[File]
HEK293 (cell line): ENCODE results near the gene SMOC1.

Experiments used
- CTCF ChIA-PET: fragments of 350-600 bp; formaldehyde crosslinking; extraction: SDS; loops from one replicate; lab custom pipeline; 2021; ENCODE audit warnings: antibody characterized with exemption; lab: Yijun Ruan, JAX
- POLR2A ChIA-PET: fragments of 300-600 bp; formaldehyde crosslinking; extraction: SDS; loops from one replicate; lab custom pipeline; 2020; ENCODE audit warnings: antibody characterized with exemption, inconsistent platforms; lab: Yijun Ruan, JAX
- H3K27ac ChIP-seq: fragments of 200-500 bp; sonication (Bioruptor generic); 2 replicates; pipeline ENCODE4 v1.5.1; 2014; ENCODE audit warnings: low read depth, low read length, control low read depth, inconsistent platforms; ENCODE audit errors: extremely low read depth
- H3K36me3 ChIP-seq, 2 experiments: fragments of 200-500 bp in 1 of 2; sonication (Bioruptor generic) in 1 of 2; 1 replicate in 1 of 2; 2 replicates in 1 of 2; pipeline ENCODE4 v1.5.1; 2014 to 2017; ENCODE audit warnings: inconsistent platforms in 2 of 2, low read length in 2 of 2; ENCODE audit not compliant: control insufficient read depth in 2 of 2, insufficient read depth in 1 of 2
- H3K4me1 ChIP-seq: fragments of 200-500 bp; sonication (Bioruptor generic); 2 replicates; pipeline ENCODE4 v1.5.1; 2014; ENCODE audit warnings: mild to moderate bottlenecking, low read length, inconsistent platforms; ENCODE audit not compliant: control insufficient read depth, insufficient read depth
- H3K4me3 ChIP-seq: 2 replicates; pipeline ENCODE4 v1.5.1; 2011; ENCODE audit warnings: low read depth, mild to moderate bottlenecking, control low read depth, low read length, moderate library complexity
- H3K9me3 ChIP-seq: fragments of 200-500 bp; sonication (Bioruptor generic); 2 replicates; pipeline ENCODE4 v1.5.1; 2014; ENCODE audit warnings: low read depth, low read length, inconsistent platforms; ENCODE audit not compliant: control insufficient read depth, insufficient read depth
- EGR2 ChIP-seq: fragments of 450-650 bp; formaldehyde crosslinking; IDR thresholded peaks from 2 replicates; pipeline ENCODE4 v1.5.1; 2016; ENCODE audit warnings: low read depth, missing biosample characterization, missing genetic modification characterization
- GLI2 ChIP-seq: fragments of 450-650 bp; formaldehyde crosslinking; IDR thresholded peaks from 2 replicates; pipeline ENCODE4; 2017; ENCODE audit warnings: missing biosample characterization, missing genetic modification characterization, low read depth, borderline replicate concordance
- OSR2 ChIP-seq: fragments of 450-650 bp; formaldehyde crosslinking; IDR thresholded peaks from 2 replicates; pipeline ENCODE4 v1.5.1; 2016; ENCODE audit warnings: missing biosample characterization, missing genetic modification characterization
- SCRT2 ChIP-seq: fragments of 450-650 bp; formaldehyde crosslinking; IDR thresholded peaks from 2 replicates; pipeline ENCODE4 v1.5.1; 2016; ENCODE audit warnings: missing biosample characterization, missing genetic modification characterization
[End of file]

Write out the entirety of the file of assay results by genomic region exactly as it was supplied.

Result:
HEK293 (cell line): ENCODE results near the gene SMOC1.

Experiments used
- CTCF ChIA-PET: fragments of 350-600 bp; formaldehyde crosslinking; extraction: SDS; loops from one replicate; lab custom pipeline; 2021; ENCODE audit warnings: antibody characterized with exemption; lab: Yijun Ruan, JAX
- POLR2A ChIA-PET: fragments of 300-600 bp; formaldehyde crosslinking; extraction: SDS; loops from one replicate; lab custom pipeline; 2020; ENCODE audit warnings: antibody characterized with exemption, inconsistent platforms; lab: Yijun Ruan, JAX
- H3K27ac ChIP-seq: fragments of 200-500 bp; sonication (Bioruptor generic); 2 replicates; pipeline ENCODE4 v1.5.1; 2014; ENCODE audit warnings: low read depth, low read length, control low read depth, inconsistent platforms; ENCODE audit errors: extremely low read depth
- H3K36me3 ChIP-seq, 2 experiments: fragments of 200-500 bp in 1 of 2; sonication (Bioruptor generic) in 1 of 2; 1 replicate in 1 of 2; 2 replicates in 1 of 2; pipeline ENCODE4 v1.5.1; 2014 to 2017; ENCODE audit warnings: inconsistent platforms in 2 of 2, low read length in 2 of 2; ENCODE audit not compliant: control insufficient read depth in 2 of 2, insufficient read depth in 1 of 2
- H3K4me1 ChIP-seq: fragments of 200-500 bp; sonication (Bioruptor generic); 2 replicates; pipeline ENCODE4 v1.5.1; 2014; ENCODE audit warnings: mild to moderate bottlenecking, low read length, inconsistent platforms; ENCODE audit not compliant: control insufficient read depth, insufficient read depth
- H3K4me3 ChIP-seq: 2 replicates; pipeline ENCODE4 v1.5.1; 2011; ENCODE audit warnings: low read depth, mild to moderate bottlenecking, control low read depth, low read length, moderate library complexity
- H3K9me3 ChIP-seq: fragments of 200-500 bp; sonication (Bioruptor generic); 2 replicates; pipeline ENCODE4 v1.5.1; 2014; ENCODE audit warnings: low read depth, low read length, inconsistent platforms; ENCODE audit not compliant: control insufficient read depth, insufficient read depth
- EGR2 ChIP-seq: fragments of 450-650 bp; formaldehyde crosslinking; IDR thresholded peaks from 2 replicates; pipeline ENCODE4 v1.5.1; 2016; ENCODE audit warnings: low read depth, missing biosample characterization, missing genetic modification characterization
- GLI2 ChIP-seq: fragments of 450-650 bp; formaldehyde crosslinking; IDR thresholded peaks from 2 replicates; pipeline ENCODE4; 2017; ENCODE audit warnings: missing biosample characterization, missing genetic modification characterization, low read depth, borderline replicate concordance
- OSR2 ChIP-seq: fragments of 450-650 bp; formaldehyde crosslinking; IDR thresholded peaks from 2 replicates; pipeline ENCODE4 v1.5.1; 2016; ENCODE audit warnings: missing biosample characterization, missing genetic modification characterization
- SCRT2 ChIP-seq: fragments of 450-650 bp; formaldehyde crosslinking; IDR thresholded peaks from 2 replicates; pipeline ENCODE4 v1.5.1; 2016; ENCODE audit warnings: missing biosample characterization, missing genetic modification characterization